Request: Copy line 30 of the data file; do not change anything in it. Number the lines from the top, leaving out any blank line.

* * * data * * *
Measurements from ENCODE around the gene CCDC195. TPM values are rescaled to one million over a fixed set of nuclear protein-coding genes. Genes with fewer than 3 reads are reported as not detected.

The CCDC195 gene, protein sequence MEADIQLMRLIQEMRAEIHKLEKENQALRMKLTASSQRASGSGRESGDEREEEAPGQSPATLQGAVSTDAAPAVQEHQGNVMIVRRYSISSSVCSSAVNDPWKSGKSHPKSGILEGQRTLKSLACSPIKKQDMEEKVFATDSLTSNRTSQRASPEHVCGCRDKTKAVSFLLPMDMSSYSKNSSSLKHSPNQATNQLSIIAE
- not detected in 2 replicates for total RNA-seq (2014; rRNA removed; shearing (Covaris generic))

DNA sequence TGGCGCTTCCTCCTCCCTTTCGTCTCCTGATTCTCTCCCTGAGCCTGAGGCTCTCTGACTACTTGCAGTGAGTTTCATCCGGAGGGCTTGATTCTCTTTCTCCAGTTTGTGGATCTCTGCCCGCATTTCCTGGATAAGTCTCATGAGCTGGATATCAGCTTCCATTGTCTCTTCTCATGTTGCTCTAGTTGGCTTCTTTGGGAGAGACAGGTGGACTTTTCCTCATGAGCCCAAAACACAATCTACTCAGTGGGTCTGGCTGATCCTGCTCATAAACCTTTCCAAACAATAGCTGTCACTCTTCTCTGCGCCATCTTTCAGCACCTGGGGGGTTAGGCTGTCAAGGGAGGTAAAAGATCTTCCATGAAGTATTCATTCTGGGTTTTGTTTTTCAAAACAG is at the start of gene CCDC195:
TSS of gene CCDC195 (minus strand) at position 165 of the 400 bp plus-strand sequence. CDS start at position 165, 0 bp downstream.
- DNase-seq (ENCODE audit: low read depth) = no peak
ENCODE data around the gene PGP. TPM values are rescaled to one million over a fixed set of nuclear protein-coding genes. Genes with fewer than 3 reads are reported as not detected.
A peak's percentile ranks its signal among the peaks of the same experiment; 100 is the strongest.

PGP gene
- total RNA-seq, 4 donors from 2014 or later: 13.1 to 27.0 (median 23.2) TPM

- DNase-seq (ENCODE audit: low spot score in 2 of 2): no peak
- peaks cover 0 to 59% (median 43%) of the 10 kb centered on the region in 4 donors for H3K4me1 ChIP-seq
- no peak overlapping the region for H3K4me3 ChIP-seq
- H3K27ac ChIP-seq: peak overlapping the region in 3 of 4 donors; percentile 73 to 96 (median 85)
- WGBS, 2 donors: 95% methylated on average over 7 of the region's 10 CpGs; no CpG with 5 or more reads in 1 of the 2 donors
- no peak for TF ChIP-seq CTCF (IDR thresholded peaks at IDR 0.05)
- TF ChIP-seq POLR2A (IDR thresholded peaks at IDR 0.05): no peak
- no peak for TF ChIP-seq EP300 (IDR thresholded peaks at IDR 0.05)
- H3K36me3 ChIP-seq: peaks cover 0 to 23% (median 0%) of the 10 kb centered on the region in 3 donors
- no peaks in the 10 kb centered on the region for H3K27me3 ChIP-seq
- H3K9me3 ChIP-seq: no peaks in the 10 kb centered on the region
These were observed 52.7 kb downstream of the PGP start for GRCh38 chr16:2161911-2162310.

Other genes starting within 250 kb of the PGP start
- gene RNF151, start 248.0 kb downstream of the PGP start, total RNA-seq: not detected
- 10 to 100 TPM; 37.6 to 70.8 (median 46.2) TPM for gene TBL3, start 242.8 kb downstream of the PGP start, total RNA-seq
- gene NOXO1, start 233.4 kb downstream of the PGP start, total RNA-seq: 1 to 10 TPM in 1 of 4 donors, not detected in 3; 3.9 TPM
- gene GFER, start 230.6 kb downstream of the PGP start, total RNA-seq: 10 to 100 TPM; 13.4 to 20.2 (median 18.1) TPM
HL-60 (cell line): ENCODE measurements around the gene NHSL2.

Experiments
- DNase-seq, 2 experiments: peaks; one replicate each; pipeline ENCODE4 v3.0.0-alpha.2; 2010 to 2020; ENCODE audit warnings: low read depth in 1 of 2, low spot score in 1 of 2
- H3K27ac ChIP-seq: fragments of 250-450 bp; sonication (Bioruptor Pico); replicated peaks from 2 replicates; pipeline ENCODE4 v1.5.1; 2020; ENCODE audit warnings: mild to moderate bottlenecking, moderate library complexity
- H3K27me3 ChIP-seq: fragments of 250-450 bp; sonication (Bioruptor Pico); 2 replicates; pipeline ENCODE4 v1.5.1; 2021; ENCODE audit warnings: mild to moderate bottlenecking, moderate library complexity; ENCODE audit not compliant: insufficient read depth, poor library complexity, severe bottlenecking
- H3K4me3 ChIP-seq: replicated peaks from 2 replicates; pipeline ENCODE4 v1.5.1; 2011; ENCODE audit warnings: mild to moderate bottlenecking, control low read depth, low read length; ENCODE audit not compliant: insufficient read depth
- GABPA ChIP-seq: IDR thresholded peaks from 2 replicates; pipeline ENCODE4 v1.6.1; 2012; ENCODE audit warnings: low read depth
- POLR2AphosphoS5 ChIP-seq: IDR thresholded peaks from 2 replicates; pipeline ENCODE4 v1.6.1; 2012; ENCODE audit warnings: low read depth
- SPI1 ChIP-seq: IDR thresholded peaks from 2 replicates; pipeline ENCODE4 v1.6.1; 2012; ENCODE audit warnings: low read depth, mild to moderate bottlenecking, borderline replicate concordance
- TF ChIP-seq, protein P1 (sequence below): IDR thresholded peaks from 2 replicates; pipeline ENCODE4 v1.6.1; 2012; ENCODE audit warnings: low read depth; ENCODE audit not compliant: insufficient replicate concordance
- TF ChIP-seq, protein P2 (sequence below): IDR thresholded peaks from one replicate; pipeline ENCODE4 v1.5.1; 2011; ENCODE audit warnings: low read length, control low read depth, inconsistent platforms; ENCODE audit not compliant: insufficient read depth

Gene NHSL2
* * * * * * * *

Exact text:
- DNase-seq, 2 experiments: peaks; one replicate each; pipeline ENCODE4 v3.0.0-alpha.2; 2010 to 2020; ENCODE audit warnings: low read depth in 1 of 2, low spot score in 1 of 2